No business can afford to ignore the fact that more than a billion people primarily access the web with mobile devices. Even if you’re not ready to rebuild your site for optimal display on such machines, take one of the following two steps today:
Step 1 – Simplify your existing site’s design.
Loading speed matters! Test your website with Google Page Speed Insights. You’ll probably see the need for simple design changes right away. Discuss these with your web services provider.
To display well on mobile, ask for simpler page designs, large font sizes. Position your value proposition and other critical information at the top where it is immediately visible, and make data entry forms “fat-finger-proof”, i.e. bigger data entry boxes and buttons to press. Deliver key information by putting your name, phone number and a link to a map at the top left of your home page where it is easy to find.
Extract from a presentation by Janine Warner – Multiple Strategies for Multiple Screens
Step 2 – Create a mobile version of your site.
As an alternative to editing your existing website, you can create a parallel version, using mobile-site-design services, many of which are free or low cost. Check out Ginwiz, for example. But before you go for this solution, please read the next chapter for a review of mobile web design options.
3. As you develop your online presence, consider 3 distinct mobile design options.
These 3 approaches are commonly used to create a mobile website for multi-device users.
1. Responsive Web Design (RWD)
2. Adaptive Web Design (AWD)
3. Separate mobile websites with their own URL
1. Responsive web design (RWD).
Responsive web design is a concept whereby you build your website once and the system – in the background* – auto-adjusts to display content properly on all devices (except the oldest cell phones).
*using CSS media queries and fluid grids.
The advantages of responsive web design:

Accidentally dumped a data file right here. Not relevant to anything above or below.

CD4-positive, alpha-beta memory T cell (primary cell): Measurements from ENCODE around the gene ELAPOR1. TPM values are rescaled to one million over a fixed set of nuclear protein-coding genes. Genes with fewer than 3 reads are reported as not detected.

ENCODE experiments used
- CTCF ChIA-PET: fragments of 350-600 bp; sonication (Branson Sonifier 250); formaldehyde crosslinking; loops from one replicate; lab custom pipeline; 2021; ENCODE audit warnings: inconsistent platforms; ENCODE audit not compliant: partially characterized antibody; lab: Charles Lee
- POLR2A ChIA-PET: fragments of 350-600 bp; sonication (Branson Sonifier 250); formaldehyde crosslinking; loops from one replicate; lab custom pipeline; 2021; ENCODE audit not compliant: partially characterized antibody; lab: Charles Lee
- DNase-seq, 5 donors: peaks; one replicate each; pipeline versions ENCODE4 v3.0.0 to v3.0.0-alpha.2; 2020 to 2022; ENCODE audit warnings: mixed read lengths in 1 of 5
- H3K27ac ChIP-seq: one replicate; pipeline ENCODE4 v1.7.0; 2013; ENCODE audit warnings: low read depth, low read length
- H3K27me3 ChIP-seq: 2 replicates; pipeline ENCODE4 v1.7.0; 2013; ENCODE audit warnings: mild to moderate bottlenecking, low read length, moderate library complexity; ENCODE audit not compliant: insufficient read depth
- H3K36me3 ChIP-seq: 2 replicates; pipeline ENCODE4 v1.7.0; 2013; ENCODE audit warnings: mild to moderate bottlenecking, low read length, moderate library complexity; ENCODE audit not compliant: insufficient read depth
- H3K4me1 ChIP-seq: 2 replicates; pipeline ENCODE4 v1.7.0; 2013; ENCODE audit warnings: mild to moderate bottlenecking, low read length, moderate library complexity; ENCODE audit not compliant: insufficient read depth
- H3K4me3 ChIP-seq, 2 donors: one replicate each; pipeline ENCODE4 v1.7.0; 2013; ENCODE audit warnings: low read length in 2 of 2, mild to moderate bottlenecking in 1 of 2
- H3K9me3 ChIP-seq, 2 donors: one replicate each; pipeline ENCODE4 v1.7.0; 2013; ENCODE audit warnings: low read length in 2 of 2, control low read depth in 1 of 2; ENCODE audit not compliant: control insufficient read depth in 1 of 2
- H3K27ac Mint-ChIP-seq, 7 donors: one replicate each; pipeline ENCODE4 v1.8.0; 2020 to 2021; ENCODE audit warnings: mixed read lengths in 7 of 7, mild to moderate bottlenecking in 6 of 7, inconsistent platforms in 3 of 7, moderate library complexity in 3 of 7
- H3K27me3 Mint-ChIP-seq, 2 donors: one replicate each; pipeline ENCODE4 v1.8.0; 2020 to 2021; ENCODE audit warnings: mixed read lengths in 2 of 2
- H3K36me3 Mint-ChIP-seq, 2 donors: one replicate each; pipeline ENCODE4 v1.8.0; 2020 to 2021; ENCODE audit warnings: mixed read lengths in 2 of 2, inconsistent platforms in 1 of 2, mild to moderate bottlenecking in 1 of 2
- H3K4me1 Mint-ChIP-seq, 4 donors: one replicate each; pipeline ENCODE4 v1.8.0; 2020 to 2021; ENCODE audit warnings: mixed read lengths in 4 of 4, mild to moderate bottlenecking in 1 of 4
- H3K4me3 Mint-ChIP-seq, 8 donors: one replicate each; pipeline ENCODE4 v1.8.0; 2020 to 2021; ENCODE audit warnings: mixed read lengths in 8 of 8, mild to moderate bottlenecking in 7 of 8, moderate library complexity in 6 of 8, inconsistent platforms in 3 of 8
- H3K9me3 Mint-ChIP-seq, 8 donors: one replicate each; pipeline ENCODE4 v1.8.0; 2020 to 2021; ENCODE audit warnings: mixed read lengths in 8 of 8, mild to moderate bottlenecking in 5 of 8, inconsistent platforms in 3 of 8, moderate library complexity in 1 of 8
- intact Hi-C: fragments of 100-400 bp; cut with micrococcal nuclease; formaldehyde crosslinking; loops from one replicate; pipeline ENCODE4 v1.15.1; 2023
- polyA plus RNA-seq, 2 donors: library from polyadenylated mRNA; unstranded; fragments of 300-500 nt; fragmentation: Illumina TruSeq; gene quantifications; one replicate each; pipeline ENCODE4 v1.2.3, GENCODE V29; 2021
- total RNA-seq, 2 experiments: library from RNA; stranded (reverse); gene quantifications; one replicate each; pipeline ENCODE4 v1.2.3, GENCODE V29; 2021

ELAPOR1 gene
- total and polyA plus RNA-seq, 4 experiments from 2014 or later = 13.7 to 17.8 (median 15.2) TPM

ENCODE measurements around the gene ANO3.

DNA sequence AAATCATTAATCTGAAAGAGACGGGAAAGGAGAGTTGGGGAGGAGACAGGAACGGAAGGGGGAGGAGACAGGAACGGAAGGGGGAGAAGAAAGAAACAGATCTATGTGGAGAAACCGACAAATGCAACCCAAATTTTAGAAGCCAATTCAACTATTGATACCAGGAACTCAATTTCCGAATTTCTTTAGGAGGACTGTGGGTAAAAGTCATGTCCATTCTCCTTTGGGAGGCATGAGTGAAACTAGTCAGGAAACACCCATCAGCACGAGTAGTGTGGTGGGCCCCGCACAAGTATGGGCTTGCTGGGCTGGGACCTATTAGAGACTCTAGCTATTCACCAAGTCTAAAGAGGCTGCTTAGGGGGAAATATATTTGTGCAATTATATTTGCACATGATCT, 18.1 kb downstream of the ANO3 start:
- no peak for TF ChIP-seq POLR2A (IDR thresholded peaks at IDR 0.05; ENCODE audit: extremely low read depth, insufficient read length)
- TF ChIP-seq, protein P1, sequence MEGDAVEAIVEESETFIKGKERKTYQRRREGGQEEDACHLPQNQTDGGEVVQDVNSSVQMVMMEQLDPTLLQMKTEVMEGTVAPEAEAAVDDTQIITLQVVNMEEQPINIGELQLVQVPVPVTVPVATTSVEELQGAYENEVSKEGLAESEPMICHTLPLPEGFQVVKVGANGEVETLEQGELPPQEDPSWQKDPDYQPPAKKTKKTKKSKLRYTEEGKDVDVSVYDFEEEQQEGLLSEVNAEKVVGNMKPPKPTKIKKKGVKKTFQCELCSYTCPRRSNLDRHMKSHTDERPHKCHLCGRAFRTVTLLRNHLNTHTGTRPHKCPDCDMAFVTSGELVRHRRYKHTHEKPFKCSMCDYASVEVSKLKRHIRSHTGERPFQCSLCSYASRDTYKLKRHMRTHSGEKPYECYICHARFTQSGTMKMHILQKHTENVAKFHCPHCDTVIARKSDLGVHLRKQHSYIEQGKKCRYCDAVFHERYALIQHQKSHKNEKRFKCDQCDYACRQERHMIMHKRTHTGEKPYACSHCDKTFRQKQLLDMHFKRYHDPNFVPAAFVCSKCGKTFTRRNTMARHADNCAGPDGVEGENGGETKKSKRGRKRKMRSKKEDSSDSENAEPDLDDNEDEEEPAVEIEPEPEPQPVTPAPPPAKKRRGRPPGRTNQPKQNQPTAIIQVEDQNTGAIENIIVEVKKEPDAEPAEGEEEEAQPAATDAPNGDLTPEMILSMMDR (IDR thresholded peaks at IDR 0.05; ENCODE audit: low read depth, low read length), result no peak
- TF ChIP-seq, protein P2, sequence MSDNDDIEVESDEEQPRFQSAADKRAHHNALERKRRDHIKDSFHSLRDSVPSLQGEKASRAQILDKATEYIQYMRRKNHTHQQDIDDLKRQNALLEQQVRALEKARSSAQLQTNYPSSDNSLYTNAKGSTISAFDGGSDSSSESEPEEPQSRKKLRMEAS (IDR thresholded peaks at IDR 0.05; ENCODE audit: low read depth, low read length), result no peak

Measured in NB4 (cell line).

- Maintenance is less costly because there’s only one repository of content. No need to worry about updating parallel web pages or web sites.
- Optimised SEO. No duplication of content across parallel web pages or web sites with different URL’s. Needless to say, responsive web design is Google’s preferred solution.
- Using one single URL for a piece of content makes it easier for your users to interact with, share, and link to your content.
The disadvantage of responsive web design:
- Considerable effort and resources are needed to adjust an existing website for responsive design. Best (and cheapest) is to start redesigning a website from scratch, applying the mobile-first philosophy.
- Using this method, your website will often appear to “adjust” itself as you resize your browser. You may find that it doesn’t quite cater for all your clients’ needs. Hence the importance of identifying your clients’ mobile behaviour and expectations. Use Customer Personas to do so.
2. Adaptive web design (AWD).
When a customer visits your website, it’s possible for your web server to detect and identify the user’s device. It then delivers a customised* web page, made to match the device’s capabilities. There need to be as many such customised web pages as there are devices that are likely to access the web site: cell phones, smart phones, tablets, desktop computers and even Smart TVs.
*Using a predefined template with fixed layout sizes.